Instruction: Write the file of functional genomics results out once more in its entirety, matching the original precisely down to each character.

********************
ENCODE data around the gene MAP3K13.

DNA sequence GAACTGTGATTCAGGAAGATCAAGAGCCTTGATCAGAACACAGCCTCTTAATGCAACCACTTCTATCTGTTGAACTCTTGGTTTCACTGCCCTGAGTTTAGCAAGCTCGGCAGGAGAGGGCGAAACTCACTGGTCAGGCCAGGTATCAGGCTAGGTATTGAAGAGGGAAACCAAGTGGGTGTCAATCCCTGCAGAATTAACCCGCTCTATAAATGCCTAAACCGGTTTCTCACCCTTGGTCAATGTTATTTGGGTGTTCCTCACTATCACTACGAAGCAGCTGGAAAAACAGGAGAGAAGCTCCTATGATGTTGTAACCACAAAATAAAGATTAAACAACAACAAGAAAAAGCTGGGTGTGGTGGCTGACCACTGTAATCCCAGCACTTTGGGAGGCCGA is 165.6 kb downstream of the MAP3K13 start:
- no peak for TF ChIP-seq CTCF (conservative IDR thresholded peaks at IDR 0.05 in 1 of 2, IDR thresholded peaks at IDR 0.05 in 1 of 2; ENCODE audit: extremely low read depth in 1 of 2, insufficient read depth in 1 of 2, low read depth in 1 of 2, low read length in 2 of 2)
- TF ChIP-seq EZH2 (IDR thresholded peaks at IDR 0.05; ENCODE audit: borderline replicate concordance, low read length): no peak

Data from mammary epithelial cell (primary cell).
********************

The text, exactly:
ENCODE data around the gene MAP3K13.

DNA sequence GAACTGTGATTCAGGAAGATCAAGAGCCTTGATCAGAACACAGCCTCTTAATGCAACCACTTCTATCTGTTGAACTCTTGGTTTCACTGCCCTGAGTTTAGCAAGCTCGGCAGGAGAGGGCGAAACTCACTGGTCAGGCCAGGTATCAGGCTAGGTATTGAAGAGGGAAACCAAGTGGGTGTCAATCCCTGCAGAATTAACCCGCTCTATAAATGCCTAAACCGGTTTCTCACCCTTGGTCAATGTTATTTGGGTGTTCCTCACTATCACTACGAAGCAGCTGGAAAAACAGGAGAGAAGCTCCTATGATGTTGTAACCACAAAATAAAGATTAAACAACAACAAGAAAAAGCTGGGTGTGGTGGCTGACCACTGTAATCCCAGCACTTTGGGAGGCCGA is 165.6 kb downstream of the MAP3K13 start:
- no peak for TF ChIP-seq CTCF (conservative IDR thresholded peaks at IDR 0.05 in 1 of 2, IDR thresholded peaks at IDR 0.05 in 1 of 2; ENCODE audit: extremely low read depth in 1 of 2, insufficient read depth in 1 of 2, low read depth in 1 of 2, low read length in 2 of 2)
- TF ChIP-seq EZH2 (IDR thresholded peaks at IDR 0.05; ENCODE audit: borderline replicate concordance, low read length): no peak

Data from mammary epithelial cell (primary cell).